and covariance S of the major and minor axes for each vertebrae across the plurality of images, using principle component analysis to find a set of modes representing the sample axes by solving Sp_{k}=λ_{k}p_{k}, wherein an arbitrary model sample x is defined in terms of the principle modes as x= x+Pd, where P=(p_{1}, . . . , p_{t}) is a matrix of t eigenvectors, and d=(d_{1}, . . . , d_{t})^{T }is the model parameter.

According to a further aspect of the invention, the method comprises retaining only those t modes that satisfy

$\sum _{j=1}^{t}\ue89e{\lambda}_{j}\ge \frac{\mathrm{confidence\_level}}{100\ue89e\%}\ue89e\sum _{j}^{2\ue89e\phantom{\rule{0.3em}{0.3ex}}\ue89en}\ue89e{\lambda}_{j}$

for a predetermined value of confidence_level, and wherein the model parameter d satisfies −√{square root over (λ_{j})}≦d_{j}≦√{square root over (λ_{j})}, for j=1, . . . , t.

According to a further aspect of the invention, the method comprises providing a new digitized wholebody image including a spinal cord, fitting an ellipse to each vertebrae of the spinal cord to find the major and minor axes, and applying constraints to the major and minor axes in the new image based on the parametric model to segment the vertebrae.

According to a further aspect of the invention, fitting an ellipse to each vertebrae includes detecting edges of the vertebrae, plotting a straight line into the vertebrae in a plane orthogonal to the spinal cord starting from the edge of the spinal cord, selecting a point on the line, projecting a plurality of rays from the selected point at substantially equally spaced angles over a substantially semicircular span, locating edge points lying on or close to the projected rays and selecting a point closest to the selected line point, locating an opposite point to the selected point at a same distance on a ray projected in an opposite direction, for each ray, collecting the 2D coordinates of all selected and opposite points on all rays, and fitting an ellipse to the collected points using a least squares technique.

According to a further aspect of the invention, the method comprises repeating the steps of selecting a point on the line, projecting a plurality m of rays, locating edge points, locating an opposite point, collecting the 2D coordinates, and fitting an ellipse for all points on the line, and selecting a fitted ellipse with a maximum area as a vertebrae model.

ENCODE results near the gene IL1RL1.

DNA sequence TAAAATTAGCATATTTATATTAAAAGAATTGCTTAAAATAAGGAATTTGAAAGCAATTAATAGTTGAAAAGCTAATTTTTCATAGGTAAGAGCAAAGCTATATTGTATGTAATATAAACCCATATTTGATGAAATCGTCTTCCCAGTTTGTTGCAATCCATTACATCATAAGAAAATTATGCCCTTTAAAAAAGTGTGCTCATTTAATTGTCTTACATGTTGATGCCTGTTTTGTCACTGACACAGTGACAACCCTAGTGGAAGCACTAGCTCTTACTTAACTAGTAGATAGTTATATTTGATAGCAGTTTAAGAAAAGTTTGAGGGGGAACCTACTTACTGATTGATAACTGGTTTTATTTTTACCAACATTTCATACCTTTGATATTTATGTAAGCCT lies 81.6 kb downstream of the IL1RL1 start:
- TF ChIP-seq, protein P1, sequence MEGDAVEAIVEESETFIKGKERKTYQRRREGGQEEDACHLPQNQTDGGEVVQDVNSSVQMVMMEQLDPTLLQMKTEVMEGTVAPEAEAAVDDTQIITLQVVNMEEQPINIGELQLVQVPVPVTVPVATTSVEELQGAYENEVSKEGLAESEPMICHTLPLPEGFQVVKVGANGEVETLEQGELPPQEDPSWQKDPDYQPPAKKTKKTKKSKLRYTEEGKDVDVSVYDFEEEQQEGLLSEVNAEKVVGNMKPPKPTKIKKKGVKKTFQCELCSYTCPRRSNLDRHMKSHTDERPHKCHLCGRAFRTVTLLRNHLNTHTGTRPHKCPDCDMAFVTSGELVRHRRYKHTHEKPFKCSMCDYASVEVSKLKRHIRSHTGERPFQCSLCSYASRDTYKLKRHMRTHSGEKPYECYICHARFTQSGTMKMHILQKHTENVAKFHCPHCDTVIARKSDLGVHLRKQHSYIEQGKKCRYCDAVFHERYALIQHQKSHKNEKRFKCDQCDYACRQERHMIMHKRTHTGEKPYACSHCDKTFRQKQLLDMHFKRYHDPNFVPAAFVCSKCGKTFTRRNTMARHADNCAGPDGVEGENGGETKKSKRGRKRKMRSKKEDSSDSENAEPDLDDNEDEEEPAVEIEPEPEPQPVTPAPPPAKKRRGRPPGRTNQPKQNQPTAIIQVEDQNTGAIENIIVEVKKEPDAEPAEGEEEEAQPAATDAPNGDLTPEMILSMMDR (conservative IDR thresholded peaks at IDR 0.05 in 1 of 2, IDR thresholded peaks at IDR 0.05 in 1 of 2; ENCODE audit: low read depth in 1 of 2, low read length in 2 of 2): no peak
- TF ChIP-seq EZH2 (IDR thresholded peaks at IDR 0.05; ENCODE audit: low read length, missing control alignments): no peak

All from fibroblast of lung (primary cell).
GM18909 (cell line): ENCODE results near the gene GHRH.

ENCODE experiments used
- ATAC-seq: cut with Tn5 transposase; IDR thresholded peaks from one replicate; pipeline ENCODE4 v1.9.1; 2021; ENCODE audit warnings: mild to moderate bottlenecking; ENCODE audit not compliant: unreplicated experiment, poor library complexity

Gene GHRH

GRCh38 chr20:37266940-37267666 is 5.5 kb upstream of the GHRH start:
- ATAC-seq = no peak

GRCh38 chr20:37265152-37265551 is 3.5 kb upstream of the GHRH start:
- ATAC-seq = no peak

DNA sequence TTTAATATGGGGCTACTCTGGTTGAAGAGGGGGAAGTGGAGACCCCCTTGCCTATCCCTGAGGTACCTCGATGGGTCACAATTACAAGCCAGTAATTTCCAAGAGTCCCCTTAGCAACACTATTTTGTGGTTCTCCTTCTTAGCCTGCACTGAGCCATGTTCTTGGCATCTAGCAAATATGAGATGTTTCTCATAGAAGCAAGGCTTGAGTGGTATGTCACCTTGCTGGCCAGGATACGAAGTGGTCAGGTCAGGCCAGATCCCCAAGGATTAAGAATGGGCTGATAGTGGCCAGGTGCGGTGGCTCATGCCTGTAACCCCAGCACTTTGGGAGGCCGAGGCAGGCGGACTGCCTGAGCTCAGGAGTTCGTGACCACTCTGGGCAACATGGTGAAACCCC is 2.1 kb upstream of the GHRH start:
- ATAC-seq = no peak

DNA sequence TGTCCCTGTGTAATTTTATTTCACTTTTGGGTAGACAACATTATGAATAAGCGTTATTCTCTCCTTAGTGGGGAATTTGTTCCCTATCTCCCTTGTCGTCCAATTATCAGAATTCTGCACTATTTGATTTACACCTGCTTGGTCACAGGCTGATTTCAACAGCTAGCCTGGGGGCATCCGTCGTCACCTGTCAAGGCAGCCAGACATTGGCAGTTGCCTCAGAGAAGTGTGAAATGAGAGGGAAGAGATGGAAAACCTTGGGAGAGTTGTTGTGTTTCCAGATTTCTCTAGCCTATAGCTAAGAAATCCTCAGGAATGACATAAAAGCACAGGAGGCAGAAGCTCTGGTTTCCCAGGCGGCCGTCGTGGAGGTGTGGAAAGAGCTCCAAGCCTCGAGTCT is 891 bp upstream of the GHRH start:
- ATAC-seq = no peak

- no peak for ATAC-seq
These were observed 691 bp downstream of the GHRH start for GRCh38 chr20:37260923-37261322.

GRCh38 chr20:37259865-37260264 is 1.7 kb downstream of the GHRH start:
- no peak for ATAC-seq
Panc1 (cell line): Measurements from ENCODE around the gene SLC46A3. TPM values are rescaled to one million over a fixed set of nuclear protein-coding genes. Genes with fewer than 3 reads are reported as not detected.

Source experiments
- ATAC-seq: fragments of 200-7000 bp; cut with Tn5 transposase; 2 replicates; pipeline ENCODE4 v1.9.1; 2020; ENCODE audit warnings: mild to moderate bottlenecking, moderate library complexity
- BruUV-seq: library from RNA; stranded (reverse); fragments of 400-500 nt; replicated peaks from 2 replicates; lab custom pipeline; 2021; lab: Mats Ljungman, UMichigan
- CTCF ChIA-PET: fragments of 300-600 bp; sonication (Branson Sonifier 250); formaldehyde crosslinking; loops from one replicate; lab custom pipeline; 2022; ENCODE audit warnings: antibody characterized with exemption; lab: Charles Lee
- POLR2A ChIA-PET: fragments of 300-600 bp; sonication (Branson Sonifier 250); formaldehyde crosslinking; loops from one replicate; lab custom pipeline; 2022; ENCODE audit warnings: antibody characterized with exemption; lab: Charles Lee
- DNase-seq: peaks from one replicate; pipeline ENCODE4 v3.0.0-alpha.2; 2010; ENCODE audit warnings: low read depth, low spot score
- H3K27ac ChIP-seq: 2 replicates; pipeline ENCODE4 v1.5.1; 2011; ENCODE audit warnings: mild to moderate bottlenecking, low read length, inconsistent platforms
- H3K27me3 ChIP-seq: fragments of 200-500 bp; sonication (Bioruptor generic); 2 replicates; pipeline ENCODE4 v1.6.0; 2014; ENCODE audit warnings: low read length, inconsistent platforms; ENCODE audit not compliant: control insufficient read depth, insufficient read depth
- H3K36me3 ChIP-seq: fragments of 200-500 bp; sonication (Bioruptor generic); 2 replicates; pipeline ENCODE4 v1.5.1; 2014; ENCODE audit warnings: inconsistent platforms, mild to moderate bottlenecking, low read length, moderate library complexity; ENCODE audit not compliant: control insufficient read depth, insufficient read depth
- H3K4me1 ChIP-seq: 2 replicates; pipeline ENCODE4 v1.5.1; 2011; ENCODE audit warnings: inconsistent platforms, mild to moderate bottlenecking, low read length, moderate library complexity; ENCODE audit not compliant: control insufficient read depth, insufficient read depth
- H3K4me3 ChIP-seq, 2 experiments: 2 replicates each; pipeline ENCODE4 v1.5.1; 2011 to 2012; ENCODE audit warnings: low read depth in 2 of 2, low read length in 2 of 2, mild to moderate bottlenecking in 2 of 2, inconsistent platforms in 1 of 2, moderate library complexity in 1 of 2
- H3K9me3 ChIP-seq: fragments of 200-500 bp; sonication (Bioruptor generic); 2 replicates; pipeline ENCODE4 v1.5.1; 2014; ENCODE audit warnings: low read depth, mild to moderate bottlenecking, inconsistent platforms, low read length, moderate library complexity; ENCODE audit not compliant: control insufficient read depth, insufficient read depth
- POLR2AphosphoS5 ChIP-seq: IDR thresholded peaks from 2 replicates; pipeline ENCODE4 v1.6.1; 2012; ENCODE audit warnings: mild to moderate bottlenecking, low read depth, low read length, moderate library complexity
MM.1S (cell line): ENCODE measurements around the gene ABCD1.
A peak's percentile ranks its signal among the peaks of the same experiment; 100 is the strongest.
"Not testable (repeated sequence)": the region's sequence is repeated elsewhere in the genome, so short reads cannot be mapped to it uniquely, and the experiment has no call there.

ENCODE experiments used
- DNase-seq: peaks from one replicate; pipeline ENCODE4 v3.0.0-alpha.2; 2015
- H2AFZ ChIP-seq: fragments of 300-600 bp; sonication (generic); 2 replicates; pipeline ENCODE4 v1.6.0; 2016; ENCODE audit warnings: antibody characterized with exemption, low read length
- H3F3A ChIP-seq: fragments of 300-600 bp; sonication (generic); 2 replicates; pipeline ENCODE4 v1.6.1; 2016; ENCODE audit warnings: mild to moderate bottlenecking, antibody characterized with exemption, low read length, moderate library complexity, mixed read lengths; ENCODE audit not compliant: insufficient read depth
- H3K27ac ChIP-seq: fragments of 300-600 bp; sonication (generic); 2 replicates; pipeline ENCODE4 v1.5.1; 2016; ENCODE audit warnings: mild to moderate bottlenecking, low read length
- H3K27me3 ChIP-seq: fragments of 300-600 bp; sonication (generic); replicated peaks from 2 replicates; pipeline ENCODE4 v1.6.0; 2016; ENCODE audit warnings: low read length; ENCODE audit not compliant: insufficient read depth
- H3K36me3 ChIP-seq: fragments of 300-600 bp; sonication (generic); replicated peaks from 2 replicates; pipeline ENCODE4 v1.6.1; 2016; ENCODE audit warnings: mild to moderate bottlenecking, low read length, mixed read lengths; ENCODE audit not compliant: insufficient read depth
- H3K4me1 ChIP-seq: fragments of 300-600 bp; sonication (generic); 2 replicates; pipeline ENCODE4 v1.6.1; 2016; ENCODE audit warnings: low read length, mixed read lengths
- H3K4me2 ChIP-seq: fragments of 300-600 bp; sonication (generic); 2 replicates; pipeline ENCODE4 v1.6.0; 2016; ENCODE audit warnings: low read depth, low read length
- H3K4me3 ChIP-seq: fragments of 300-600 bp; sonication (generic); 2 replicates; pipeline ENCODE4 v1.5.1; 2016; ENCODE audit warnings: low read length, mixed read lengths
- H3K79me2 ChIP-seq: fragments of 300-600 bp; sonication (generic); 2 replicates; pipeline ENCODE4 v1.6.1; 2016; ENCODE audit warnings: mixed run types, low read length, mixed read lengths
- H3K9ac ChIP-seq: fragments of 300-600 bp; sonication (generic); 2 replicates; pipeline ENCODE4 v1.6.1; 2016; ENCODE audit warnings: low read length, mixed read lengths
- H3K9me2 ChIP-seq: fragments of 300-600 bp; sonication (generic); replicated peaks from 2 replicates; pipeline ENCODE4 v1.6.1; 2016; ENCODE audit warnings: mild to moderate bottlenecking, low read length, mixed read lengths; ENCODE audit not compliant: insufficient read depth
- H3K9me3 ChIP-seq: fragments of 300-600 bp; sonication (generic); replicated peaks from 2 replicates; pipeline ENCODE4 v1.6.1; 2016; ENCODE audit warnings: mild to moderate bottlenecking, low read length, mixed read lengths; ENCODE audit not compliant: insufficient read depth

According to a further aspect of the invention, applying constraints to the major and minor axes includes projecting a vector x′ of major and minor axes for the whole vertebrae into the model space according to d=P^{−1}(x′− x) wherein x is a mean

$\stackrel{\_}{x}=\frac{1}{m}\ue89e\sum _{j=1}^{m}\ue89e{x}_{j},P=\left({p}_{1},\dots \ue89e\phantom{\rule{0.6em}{0.6ex}}\ue89e{p}_{t}\right)$

is a matrix of t model eigenvectors, and d=(d_{1}, . . . , d_{t})^{T }is a model parameter, wherein if all components of d do not satisfy the model constraints −√{square root over (λ_{i})}≦d_{i}≦√{square root over (λ_{i})}, for i=1, . . . , t, wherein λ_{i }are eigenvalues of Sp_{k}=λ_{k}p_{k }wherein S is a covariance matrix of x, then restricting values of d to be in the range, and computing a new axes vector x″= x+Pd using the restricted values of d.

According to a further aspect of the invention, if a vertebrae is missing in the new image, computing axis lengths of the missing vertebrae as an average from corresponding vertebrae in the plurality of images, and after applying constraints to detected ellipses, removing those components from the axes vector that correspond to the missing vertebrae.